As they say, advice given freely is usually worth about as much. As a writing student, I had some of the most absurd comments on the pieces I turned in for critique, including one girl who told me “I don’t understand your title.” The title in question was “Big In Japan.” I asked her which of the 3 words she didn’t understand, the “big,” the “in,” or the “Japan.” She said she “just didn’t get it.” ENRAGING! In terms of more general advice, I’ve also gotten comments that such-and-such character “wouldn’t do” certain actions. Says who? I made them do… Read more »

    Caroline Bock

    Write about what you know is deadly– and wrong. Why? We all know loneliness, fear, anger, brief moments of joy, of impetuous bad love that you go for anyway because, dammit, he’s slashing back tequila and so are you. The hard part is to write about what moves your characters — and your reader. The easy thing is type up: ‘Wow, great party” and post a picture of yourself dead drunk (not that I’ve ever done this)! Truly, from author of LIE.


    I was once told, by someone with credentials exceeding mine, that writers with “natural talent” rarely had to struggle in their production; this was a sign, he said, that someone was “born” to be a writer. Unfortunately, this weird cosmic formulation for what makes a writer a writer haunted me for years.

    Writing is hard.

    Writing is isolating.

    Writing is a lonely task.

    Writing is, if its worth anything to the writer, a struggle.

    But the worst advice I ever received was: “Why do you have to use the naughty words?”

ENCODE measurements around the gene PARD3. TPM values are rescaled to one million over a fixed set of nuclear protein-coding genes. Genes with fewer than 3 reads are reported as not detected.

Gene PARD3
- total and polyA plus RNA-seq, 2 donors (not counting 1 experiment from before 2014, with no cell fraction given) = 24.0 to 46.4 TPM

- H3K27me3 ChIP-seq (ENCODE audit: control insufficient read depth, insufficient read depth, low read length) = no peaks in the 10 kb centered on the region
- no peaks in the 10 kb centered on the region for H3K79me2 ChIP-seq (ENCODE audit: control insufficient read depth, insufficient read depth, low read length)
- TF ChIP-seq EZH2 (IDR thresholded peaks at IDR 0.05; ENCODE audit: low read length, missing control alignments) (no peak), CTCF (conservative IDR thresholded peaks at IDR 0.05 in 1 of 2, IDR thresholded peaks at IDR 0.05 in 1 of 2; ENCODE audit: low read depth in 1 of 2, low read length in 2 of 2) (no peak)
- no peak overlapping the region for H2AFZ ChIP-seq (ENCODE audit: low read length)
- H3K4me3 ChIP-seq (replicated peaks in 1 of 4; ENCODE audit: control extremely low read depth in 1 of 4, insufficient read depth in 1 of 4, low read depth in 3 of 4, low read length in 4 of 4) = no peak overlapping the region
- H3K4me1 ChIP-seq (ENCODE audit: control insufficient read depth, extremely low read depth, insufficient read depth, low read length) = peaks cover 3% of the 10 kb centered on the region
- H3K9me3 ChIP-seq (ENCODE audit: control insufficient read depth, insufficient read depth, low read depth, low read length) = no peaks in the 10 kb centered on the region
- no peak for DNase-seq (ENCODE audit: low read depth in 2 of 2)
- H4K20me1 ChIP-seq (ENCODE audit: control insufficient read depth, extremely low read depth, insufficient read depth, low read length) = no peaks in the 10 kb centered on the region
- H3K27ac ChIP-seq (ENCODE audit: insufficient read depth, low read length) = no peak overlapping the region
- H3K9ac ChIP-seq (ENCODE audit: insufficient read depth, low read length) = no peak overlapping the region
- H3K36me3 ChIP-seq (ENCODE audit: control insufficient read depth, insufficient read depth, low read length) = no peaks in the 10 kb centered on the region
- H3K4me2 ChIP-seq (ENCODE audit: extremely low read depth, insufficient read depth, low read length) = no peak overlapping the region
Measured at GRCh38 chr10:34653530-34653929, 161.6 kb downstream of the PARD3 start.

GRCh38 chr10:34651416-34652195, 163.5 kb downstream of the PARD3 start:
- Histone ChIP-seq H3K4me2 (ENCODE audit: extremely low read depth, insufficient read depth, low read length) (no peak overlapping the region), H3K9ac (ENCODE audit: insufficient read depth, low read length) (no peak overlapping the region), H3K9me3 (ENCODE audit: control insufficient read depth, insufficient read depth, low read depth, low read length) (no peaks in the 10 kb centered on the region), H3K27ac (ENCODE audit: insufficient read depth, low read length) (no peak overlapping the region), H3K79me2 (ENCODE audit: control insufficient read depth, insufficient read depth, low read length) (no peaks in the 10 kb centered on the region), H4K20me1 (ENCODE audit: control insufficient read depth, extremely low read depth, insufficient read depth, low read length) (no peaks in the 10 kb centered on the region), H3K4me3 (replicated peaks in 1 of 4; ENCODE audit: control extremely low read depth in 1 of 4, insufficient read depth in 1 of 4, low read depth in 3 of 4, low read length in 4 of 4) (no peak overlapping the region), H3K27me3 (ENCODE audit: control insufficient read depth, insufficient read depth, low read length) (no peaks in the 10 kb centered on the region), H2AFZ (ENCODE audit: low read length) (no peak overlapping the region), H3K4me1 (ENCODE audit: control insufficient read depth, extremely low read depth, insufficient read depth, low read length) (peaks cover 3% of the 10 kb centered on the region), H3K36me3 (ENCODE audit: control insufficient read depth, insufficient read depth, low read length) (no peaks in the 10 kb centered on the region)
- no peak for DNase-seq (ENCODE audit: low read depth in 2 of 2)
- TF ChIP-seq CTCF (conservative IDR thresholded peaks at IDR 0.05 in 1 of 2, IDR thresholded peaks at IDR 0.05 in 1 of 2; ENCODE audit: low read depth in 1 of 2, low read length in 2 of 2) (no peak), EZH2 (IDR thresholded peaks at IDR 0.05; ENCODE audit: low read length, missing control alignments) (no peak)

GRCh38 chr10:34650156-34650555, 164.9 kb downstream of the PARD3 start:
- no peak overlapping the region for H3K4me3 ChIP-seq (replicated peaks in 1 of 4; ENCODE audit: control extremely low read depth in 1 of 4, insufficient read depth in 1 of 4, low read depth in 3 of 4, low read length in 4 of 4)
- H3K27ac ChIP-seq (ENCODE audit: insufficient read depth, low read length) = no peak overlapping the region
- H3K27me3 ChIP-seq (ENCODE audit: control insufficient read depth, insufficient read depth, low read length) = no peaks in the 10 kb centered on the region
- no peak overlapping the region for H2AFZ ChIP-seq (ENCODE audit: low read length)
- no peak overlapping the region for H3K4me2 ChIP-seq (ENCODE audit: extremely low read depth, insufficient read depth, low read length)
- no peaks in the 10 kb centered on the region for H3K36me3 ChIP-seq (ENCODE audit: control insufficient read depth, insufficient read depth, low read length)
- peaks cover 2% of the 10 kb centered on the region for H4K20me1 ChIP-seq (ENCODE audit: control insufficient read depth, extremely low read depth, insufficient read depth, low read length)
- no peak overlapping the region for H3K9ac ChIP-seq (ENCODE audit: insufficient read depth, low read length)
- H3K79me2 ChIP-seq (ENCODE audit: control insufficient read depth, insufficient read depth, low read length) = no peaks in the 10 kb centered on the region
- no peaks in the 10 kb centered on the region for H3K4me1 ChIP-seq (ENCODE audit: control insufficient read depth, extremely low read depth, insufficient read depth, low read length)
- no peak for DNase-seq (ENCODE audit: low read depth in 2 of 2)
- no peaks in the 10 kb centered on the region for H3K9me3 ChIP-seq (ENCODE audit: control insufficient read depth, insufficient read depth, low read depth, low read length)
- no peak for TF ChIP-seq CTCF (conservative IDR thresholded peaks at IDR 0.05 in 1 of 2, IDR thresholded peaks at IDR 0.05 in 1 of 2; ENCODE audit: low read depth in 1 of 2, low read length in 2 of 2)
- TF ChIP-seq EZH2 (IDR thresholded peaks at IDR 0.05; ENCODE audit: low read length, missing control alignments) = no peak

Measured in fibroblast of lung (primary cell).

Rena J. Traxel

    Love this post! I’m not a fan of write what you know, but I do believe in research so I guess in the end you would write what you know. I like writing for children and I hate when people say “that is a good market to be in. There is a lot of money in it.” I write for children becasue I like it not because of the market. Romance sells, but I’ll never write a romance novel.

    […] (Image from writebynight.net) […]


    […] to mention it in my last post: I have another blog post up at WriteByNight’s blog. The topic: The worst writing advice I’ve ever heard. Stop by and comment on the least useful writing advice you’ve ever […]

    […] “Worst. Advice. Ever.” Sarah Rodriguez Pratt touches on some of the silliest writing tips she’s ever heard, […]

    […] Before you buy your plane tickets and admission badges, be sure to revisit a couple of helpful posts from the past, like “5 Must-Haves For a Successful Writers Conference Experience” and “Critical Components to an Elevator Pitch.” And don’t forget to reread Sarah Rodriguez Pratt’s post on bad writing advice. […]